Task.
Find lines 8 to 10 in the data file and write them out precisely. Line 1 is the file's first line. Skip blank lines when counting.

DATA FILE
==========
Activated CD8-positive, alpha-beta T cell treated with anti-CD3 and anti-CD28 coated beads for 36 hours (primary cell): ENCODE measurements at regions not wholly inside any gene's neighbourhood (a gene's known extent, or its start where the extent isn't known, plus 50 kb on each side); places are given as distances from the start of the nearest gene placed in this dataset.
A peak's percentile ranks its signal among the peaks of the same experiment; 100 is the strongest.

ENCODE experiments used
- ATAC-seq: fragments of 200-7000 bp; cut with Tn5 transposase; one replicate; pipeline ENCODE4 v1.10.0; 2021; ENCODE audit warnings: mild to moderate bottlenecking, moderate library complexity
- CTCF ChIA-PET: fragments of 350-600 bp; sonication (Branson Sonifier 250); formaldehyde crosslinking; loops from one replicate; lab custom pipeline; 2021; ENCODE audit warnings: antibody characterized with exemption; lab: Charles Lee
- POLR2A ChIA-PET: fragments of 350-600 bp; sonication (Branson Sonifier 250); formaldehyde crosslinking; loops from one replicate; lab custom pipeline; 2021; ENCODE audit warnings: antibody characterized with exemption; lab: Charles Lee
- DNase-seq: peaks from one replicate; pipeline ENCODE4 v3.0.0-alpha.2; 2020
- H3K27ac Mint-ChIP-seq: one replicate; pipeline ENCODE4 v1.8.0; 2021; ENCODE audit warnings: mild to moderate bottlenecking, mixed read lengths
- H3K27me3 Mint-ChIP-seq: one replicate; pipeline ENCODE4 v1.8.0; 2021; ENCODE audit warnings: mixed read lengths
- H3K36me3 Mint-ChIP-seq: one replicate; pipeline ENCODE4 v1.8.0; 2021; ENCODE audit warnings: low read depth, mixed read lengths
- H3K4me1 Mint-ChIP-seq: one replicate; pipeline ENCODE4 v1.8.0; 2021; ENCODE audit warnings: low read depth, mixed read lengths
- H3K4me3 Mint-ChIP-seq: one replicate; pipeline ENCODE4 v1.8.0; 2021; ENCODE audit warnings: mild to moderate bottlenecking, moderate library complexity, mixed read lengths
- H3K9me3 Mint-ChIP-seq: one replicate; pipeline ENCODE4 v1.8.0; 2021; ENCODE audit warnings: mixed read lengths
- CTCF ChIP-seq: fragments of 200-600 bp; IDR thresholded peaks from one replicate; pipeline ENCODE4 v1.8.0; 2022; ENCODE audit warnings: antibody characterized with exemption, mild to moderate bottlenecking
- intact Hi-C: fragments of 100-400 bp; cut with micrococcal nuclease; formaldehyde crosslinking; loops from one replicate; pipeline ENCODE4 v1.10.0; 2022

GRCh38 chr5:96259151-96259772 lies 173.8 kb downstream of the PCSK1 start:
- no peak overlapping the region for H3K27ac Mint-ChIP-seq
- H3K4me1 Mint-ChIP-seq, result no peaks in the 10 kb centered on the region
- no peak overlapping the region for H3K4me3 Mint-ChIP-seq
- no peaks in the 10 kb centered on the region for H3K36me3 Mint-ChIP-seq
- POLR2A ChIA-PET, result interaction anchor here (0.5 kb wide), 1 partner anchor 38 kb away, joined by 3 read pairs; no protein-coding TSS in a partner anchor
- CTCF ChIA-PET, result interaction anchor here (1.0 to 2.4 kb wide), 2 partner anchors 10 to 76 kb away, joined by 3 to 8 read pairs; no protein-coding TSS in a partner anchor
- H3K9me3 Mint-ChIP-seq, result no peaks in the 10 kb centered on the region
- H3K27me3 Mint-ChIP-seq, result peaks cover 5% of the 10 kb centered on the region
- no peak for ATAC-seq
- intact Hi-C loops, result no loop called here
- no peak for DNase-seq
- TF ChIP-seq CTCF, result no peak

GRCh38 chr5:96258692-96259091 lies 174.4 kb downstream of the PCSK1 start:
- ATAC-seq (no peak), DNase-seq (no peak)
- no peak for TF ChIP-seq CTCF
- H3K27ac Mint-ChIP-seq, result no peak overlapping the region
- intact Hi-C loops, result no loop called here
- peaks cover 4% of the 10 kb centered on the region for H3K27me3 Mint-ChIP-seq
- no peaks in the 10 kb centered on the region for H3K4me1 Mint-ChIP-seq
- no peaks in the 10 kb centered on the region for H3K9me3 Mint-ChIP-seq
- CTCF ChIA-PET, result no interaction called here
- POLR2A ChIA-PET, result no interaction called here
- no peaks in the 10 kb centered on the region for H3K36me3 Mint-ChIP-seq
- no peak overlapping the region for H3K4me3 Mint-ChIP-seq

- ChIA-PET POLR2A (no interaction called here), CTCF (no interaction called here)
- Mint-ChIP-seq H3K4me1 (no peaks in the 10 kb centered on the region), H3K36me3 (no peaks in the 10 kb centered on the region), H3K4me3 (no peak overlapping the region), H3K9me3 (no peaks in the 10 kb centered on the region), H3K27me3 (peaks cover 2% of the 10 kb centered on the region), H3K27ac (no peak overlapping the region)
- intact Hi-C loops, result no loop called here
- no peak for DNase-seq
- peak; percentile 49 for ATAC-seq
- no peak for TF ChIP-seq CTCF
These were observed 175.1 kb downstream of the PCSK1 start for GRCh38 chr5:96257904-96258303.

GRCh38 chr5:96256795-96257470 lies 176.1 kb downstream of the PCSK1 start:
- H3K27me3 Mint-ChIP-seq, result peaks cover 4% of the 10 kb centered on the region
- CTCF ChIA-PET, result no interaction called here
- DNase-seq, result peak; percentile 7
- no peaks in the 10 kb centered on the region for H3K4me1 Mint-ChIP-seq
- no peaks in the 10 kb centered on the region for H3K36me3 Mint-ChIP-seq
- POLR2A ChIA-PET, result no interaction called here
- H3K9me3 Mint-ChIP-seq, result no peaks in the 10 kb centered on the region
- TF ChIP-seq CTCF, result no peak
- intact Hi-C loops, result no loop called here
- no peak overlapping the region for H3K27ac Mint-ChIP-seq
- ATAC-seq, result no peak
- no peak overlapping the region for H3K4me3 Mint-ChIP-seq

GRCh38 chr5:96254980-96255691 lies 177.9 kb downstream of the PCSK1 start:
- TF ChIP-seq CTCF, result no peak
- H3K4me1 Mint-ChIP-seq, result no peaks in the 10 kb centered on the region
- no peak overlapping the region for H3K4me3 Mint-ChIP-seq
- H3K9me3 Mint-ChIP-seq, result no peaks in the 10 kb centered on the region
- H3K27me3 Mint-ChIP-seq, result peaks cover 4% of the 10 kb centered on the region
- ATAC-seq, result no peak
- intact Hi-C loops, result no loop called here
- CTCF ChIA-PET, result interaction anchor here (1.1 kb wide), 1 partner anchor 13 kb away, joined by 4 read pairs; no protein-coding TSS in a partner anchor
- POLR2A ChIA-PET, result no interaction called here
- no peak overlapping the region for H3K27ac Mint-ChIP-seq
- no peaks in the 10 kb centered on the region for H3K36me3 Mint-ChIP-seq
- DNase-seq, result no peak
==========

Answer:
- H3K27ac Mint-ChIP-seq: one replicate; pipeline ENCODE4 v1.8.0; 2021; ENCODE audit warnings: mild to moderate bottlenecking, mixed read lengths
- H3K27me3 Mint-ChIP-seq: one replicate; pipeline ENCODE4 v1.8.0; 2021; ENCODE audit warnings: mixed read lengths
- H3K36me3 Mint-ChIP-seq: one replicate; pipeline ENCODE4 v1.8.0; 2021; ENCODE audit warnings: low read depth, mixed read lengths